April 8, 2013
Maryland General Assembly Passes Legislation Banning Shark Fin Trade
Animal welfare and conservation groups urge Gov. O’Malley to sign bill into law
The Humane Society of the United States, Humane Society International, National Aquarium, National Wildlife Federation and Oceana applaud the Maryland General Assembly for banning the possession, sale, trade and distribution of shark fins. If signed by Gov. Martin O’Malley, Maryland will become the sixth state – and the first on the Atlantic Ocean – to crack down on the brutal killing of sharks just for shark fin soup and help turn around the collapse of shark populations worldwide.
The Maryland House of Delegates passed HB 1148, introduced by Del. Eric Luedtke, D-Montgomery County, by a vote of 119-15 in March and the Senate passed similar legislation – SB 592 introduced by Sen. Brian Frosh, D-Montgomery County – by a margin of 41-6 on April 4. Both bills passed with bi-partisan support, with final votes in the opposite chambers occurring before the General Assembly adjourned at midnight on Monday. The legislation now moves to Gov. O’Malley for his signature.
Sen. Frosh said: “I am extremely pleased that the legislature enacted this protection for sharks. Tens of millions of sharks are killed each year for their fins, and many species are threatened with extinction. Sharks are critical apex predators and are essential to the health of the ecosystem. Here in Maryland, declining shark populations can be linked to an increase in cownose rays, which in turn undermines oyster restoration. This new law will be a positive step in our efforts both to fix a global problem and to restore the Chesapeake Bay.”
Del. Luedtke said: “I am ecstatic that Maryland will become the first state on the East Coast to ban shark fins, pending Governor O’Malley’s signature. My hope is that the remainder of the eastern seaboard states will also take action to end the unsustainable and inhumane practice of shark finning worldwide."
If adopted, Maryland will join California, Hawaii, Illinois, Oregon and Washington – as well as all three U.S. Pacific territories of Guam, American Samoa, and Northern Mariana Islands – in passing laws to provide critical protection to sharks and for the health of the world's ocean ecosystems.
Tami Santelli, Maryland senior state director for The HSUS said: “Fins sold in Maryland can come from sharks that were caught anywhere in the world, and there is simply no way to guarantee that these fins were not obtained through the inhumane and wasteful practice of finning. We are so pleased that the General Assembly has taken a strong stance to protect sharks and to ensure that Maryland will no longer provide a market incentive for finning and the overfishing of sharks.”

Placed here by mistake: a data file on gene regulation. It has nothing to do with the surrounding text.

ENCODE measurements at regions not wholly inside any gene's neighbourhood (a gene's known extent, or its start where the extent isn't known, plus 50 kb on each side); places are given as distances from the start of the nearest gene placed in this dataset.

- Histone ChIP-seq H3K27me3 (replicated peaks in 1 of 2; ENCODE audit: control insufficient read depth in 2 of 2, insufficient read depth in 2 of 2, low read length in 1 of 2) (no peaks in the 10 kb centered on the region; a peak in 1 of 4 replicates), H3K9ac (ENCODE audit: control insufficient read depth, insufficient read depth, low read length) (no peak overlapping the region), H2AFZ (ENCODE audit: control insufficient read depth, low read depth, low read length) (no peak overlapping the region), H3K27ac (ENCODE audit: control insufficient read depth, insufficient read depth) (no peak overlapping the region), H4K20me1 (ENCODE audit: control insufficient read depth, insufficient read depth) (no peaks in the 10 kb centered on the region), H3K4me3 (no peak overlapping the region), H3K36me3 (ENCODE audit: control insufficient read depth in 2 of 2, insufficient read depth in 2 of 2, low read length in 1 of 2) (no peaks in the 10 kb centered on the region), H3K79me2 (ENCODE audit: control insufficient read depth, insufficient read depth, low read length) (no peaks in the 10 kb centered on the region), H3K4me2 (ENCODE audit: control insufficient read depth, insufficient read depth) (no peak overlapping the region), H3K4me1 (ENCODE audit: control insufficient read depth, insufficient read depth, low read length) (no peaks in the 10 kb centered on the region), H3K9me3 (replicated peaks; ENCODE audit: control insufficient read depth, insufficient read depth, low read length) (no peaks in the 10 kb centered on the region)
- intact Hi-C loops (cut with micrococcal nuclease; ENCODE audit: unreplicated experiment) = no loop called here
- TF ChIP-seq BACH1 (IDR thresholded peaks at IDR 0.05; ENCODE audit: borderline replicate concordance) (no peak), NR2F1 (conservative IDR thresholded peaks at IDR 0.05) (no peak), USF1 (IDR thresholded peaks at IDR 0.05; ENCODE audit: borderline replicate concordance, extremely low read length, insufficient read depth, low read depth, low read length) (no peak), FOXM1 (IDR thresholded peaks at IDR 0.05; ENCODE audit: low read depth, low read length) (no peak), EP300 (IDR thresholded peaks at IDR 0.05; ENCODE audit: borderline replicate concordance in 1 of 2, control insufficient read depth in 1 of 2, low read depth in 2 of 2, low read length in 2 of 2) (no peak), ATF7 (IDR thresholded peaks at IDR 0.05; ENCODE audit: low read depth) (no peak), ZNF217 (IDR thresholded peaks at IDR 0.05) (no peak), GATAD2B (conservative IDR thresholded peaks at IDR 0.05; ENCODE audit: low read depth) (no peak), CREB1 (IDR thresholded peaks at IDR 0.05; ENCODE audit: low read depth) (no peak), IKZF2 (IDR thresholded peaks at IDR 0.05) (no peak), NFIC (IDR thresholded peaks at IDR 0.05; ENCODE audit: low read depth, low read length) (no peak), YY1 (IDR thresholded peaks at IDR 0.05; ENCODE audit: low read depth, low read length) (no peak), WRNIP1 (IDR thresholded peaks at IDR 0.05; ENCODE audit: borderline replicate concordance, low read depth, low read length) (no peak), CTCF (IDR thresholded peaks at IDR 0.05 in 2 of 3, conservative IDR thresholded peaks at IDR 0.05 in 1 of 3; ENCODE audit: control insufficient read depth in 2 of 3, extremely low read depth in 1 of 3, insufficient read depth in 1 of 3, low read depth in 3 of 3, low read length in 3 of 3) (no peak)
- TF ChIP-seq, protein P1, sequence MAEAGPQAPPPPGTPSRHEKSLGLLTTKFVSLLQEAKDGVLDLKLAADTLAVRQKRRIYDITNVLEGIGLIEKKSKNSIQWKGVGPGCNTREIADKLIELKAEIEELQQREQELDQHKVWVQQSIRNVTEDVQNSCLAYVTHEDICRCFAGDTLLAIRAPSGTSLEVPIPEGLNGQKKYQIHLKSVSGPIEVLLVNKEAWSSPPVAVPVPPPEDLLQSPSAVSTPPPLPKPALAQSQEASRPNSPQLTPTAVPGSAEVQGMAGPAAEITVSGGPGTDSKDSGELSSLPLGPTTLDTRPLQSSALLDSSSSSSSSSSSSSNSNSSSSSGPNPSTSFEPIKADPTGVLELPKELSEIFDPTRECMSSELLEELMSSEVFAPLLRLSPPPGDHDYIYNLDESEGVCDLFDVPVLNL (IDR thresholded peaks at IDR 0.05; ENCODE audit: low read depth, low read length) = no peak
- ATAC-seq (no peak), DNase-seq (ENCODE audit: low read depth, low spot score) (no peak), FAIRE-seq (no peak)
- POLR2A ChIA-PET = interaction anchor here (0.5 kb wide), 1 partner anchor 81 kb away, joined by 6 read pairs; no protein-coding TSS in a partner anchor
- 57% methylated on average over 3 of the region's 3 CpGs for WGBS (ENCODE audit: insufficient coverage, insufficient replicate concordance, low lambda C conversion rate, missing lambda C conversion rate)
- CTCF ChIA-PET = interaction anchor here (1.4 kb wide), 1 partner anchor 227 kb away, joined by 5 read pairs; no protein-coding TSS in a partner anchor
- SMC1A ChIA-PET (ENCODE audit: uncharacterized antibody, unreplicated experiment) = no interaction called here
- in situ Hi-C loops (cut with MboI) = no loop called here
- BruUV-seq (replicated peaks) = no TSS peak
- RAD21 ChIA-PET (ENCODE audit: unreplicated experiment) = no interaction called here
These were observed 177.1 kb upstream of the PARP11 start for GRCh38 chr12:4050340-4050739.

John Racanelli, CEO for National Aquarium said: "Sharks may not be warm and fuzzy, but they serve a critical role in ocean ecosystems, and they need our help. National Aquarium is proud that, by passing this measure, Maryland's General Assembly has taken the lead on this internationally critical conservation issue. After all, sharks need friends too.”
As a result of fishing pressures, the International Union for the Conservation of Nature has estimated that nearly one-third of all open-ocean shark species are threatened with extinction. The massive global overfishing of sharks is largely driven by the market for their fins. Consumer demand for shark fins contribute to the decimation of shark populations worldwide.
- A recent study indicates that nearly 100 million sharks – or 7 percent of their total populations – are being killed each year, with tens of millions caught specifically for their fins.
- Many shark fins are obtained by cutting off the fins and dumping the body of the shark – often still alive – back into the ocean, where the shark dies of blood loss, suffocation or predation by other animals.
- Animals at the top of the food chain, such as sharks, have few natural predators, so they are slow to mature and have very few young. As a result, sharks are extremely sensitive to fishing pressures and recover slowly from overfishing. As sharks play a vital role in the oceans, their depletion could cause irreparable damage to marine ecosystems.